The Delegitimisation of Devolution

Trump and Salmond have also become wrecking balls for their own institutions from which they arose. Trump’s kamikaze attacks on Georgia’s governor and state secretary, as well as on the integrity of the state’s elections, may have played a pivotal role in depressing Republican turnout in the Georgia special senate elections, gifting both seats – and a working senate majority for the first time in six years – to the Democrats. Trump has also whipped up chaos in the GOP congressional and senate ranks, promising to support primary challengers against insufficiently loyal incumbents. Salmond, in the meantime, is launching rhetorical missiles at every pillar of the state in Scotland and going as far as claiming that the country he once led is not fit for independence, while also whipping up massive division within the party and movement he once spearheaded.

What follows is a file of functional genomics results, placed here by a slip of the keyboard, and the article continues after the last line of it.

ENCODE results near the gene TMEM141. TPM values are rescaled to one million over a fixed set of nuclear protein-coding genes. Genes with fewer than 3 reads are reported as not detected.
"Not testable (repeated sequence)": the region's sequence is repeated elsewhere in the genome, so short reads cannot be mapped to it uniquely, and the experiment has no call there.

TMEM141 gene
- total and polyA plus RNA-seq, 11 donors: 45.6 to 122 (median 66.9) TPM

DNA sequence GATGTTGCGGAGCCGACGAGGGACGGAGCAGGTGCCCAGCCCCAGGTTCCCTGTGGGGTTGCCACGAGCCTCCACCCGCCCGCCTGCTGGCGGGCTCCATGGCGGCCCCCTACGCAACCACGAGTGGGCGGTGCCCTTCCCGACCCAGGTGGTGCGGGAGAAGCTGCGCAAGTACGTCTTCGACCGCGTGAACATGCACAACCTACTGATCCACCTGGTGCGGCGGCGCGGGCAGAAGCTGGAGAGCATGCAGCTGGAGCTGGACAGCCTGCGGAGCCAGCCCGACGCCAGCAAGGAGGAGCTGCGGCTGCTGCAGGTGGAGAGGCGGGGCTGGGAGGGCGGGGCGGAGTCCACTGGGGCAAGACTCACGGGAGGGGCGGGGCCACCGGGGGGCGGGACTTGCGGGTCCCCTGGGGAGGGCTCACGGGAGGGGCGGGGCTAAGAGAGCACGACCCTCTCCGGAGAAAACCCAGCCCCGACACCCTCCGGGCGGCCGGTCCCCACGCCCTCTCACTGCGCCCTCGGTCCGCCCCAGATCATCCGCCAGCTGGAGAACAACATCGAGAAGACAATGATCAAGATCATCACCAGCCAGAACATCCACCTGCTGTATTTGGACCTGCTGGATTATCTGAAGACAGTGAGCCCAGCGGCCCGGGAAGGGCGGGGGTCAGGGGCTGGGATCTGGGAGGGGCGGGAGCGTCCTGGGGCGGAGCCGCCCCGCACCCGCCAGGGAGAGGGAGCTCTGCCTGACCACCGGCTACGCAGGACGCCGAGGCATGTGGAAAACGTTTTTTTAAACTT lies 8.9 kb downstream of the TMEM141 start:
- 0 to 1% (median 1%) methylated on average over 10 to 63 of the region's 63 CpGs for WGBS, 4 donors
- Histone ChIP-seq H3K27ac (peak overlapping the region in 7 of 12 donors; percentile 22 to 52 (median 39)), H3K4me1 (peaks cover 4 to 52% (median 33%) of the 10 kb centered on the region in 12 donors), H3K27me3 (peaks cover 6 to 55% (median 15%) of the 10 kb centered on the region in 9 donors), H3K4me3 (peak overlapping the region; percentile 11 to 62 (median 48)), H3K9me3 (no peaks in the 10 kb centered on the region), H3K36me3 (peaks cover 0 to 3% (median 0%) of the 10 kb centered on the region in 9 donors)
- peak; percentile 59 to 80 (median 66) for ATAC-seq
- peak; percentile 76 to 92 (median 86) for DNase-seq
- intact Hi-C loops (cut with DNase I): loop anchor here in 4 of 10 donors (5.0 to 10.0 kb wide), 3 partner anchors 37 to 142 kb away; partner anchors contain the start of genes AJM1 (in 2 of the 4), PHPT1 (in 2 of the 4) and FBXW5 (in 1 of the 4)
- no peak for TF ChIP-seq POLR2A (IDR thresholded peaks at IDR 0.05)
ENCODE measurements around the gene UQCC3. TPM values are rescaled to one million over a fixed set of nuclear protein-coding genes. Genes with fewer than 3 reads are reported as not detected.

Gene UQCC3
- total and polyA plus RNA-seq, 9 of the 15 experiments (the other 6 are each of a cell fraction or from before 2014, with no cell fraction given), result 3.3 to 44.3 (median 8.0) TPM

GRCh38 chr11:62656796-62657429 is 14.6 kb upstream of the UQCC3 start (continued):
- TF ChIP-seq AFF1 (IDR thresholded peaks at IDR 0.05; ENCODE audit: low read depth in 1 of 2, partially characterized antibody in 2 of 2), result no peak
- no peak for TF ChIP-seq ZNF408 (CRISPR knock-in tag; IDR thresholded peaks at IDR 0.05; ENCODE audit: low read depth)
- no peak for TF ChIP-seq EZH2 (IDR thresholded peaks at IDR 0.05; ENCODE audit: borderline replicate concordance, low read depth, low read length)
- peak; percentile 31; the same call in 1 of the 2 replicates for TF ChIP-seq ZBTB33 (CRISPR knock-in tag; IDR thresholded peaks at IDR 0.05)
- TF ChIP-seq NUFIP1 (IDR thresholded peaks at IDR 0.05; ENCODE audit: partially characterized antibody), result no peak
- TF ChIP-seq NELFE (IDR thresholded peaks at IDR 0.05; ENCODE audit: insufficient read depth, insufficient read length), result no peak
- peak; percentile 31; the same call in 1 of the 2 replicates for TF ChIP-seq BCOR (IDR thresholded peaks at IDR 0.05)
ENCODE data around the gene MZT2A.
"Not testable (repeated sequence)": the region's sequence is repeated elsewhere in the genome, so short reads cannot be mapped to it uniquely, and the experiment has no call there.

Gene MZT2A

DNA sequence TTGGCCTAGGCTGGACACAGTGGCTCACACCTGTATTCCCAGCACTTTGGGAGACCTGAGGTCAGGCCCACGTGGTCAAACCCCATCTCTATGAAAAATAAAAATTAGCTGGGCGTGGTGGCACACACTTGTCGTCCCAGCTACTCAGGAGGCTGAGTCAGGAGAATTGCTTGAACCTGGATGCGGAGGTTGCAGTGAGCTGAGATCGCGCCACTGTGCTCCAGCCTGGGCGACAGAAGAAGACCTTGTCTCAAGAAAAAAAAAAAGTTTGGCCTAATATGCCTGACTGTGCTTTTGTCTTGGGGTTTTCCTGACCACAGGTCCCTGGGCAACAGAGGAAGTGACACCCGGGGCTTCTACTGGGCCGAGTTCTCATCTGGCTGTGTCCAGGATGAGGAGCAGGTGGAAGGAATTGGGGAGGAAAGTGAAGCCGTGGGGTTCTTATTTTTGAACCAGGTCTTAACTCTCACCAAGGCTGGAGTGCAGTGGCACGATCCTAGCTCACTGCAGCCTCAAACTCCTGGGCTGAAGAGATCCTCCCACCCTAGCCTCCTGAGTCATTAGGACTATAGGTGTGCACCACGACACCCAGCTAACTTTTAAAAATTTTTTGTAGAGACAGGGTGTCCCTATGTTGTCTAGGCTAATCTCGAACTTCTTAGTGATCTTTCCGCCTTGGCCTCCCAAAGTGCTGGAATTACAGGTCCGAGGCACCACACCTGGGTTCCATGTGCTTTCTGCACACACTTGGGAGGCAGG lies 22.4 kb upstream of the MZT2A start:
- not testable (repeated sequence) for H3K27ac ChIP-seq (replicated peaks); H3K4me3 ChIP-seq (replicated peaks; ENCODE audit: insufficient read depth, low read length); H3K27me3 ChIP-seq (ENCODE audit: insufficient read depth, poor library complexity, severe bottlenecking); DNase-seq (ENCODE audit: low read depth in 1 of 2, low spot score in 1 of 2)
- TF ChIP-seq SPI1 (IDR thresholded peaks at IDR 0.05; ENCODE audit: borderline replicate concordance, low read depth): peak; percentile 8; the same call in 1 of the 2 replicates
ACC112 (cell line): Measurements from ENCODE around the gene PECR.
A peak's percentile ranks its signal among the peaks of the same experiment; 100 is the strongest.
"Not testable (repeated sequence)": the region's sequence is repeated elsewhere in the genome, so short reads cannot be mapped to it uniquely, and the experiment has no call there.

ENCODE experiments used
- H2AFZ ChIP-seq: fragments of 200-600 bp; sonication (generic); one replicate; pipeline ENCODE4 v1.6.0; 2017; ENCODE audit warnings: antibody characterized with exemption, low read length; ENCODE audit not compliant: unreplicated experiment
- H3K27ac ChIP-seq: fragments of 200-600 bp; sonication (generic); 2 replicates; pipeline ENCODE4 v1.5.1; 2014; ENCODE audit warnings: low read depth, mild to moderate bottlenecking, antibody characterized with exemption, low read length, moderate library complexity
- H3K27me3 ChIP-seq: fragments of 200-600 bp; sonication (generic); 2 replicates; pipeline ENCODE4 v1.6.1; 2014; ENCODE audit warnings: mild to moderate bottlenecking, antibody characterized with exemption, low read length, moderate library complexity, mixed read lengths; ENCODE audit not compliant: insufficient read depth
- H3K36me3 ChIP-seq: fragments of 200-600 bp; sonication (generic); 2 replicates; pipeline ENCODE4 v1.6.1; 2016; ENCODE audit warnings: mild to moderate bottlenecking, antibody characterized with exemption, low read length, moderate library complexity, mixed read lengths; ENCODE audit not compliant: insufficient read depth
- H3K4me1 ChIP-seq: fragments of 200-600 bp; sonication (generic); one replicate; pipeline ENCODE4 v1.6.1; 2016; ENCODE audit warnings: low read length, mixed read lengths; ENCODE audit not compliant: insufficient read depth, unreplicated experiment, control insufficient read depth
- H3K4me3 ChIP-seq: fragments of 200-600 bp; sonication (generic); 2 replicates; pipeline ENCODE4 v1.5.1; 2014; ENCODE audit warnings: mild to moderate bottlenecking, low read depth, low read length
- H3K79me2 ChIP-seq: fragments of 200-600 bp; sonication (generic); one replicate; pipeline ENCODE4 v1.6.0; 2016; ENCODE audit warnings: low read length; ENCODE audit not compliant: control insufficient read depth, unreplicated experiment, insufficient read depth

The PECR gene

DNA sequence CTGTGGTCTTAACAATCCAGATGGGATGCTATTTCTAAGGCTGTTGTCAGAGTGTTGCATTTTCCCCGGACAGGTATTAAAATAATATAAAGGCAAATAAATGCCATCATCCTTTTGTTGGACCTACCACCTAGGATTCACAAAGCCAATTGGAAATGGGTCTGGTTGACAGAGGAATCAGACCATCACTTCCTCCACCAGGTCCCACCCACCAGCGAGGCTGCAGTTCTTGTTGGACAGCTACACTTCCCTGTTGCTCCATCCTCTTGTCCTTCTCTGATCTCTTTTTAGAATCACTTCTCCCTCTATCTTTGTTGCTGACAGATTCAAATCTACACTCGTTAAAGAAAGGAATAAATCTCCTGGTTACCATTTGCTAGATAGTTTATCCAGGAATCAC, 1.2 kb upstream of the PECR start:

Unionists, for their part, have been more than happy to legitimise these missives against Scotland’s civic pillars because their political project relies wholly on the delegitimisation of devolution, and the depoliticisation and alienation of the electorate from mass participation or faith in government – whereas the independence movement has thrived by doing the exact opposite, bringing consciousness to the masses and politicising everyday life itself. Similarly, institutionalist Republicans have merrily goaded on Trump’s attacks on democracy for simple self-serving reasons – namely that the GOP’s electoral coalition represents the diminishing white, rural, older and downwardly mobile section of America that can only hold onto power through minoritarian anti-democracy.